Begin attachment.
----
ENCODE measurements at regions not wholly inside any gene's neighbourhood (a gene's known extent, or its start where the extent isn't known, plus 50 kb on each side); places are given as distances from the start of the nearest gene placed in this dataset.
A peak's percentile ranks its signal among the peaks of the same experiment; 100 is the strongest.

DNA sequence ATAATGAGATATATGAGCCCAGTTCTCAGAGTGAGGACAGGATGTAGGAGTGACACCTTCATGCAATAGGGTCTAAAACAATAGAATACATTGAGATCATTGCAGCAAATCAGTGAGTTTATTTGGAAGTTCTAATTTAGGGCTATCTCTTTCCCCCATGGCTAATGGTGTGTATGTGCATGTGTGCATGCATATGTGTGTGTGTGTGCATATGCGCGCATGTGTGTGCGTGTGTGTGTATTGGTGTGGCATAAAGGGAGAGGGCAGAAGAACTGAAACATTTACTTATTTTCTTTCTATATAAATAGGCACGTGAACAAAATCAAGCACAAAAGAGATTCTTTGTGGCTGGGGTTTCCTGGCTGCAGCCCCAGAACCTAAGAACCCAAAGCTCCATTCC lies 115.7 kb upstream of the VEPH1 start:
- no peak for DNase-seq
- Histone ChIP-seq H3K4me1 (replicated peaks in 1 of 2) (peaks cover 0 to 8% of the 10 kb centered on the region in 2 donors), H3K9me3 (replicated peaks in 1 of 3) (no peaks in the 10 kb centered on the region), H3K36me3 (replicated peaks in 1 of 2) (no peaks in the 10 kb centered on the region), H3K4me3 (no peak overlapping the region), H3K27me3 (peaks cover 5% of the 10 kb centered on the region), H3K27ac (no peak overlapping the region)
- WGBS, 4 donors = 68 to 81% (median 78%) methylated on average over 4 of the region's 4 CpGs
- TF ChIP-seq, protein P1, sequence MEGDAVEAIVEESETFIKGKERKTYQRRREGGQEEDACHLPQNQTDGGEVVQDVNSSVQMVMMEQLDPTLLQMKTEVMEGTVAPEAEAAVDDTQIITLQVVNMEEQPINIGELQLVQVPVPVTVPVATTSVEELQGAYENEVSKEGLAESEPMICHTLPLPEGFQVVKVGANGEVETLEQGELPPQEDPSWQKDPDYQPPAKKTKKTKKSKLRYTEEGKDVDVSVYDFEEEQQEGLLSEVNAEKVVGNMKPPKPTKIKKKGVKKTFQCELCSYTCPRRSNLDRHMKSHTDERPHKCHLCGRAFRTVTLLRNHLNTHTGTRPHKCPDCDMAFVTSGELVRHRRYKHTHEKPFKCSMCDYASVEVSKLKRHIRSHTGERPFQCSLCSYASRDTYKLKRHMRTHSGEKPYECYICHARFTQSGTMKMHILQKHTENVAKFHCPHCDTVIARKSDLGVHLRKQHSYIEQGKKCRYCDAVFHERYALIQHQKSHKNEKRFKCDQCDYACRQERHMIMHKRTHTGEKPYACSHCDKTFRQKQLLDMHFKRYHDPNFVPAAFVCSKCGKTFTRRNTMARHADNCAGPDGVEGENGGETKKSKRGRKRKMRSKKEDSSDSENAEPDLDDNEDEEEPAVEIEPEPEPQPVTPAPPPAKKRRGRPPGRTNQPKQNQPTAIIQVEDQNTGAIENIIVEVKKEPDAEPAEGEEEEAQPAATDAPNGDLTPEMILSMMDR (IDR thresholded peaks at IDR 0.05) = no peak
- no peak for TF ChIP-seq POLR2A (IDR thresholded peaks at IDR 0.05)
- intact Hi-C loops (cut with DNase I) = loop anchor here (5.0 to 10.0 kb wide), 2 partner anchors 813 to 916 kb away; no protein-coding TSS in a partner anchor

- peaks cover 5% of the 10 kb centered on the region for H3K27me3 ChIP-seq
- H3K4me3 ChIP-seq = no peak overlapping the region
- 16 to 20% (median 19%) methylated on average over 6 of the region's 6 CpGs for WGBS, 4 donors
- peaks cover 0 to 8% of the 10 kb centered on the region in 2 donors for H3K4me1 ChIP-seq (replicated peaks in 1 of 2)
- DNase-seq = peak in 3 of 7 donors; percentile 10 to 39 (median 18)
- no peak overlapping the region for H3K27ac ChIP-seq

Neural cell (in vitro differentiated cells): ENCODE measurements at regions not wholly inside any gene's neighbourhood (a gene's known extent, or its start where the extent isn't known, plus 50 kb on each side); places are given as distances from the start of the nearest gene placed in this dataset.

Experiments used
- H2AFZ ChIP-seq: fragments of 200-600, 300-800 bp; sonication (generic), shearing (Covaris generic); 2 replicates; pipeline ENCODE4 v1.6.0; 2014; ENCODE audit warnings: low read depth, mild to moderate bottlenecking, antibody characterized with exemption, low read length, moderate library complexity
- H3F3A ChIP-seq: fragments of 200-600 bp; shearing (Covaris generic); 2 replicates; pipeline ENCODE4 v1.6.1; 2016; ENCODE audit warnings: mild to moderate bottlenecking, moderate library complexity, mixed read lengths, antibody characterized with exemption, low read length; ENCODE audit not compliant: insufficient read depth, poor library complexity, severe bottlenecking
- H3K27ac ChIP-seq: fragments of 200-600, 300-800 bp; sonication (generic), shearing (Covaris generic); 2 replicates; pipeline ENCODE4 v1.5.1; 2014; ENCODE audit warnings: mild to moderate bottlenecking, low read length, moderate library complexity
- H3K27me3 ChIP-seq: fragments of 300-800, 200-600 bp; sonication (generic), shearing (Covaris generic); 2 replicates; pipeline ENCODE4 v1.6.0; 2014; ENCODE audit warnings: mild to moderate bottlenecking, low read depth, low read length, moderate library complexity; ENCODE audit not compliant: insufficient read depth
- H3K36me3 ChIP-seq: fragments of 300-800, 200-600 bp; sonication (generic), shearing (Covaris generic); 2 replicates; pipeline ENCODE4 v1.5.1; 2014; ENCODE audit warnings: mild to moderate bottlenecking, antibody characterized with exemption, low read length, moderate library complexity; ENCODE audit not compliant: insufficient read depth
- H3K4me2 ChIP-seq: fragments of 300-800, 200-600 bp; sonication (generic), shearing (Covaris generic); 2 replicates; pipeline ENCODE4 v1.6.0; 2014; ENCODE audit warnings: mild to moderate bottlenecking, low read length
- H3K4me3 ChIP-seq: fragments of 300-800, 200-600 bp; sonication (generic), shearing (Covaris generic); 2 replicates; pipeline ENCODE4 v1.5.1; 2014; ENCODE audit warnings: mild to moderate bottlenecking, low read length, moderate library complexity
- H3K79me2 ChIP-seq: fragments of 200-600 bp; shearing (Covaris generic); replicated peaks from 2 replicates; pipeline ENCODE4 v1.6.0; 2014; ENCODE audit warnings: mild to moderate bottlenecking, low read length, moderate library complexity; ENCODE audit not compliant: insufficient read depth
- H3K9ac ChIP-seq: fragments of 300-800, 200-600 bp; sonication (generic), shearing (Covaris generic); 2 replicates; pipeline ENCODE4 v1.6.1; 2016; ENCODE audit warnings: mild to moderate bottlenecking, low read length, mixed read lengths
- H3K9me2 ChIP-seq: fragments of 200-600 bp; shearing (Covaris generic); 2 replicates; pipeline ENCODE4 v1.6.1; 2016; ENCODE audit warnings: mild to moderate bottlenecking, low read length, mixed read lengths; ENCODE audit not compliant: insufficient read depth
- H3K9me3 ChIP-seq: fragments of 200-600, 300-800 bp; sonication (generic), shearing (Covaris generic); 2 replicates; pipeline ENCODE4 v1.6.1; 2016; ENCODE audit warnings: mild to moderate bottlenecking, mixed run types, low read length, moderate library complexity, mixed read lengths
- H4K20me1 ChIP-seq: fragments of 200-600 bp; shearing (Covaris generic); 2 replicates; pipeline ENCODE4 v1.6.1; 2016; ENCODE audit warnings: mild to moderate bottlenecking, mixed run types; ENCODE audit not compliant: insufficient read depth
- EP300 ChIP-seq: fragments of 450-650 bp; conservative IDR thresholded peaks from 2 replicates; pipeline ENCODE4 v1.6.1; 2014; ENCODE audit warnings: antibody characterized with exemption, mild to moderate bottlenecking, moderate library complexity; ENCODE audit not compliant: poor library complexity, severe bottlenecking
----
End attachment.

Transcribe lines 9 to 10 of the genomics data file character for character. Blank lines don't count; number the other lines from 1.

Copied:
- intact Hi-C loops (cut with DNase I) = loop anchor here (5.0 to 10.0 kb wide), 2 partner anchors 813 to 916 kb away; no protein-coding TSS in a partner anchor

- peaks cover 5% of the 10 kb centered on the region for H3K27me3 ChIP-seq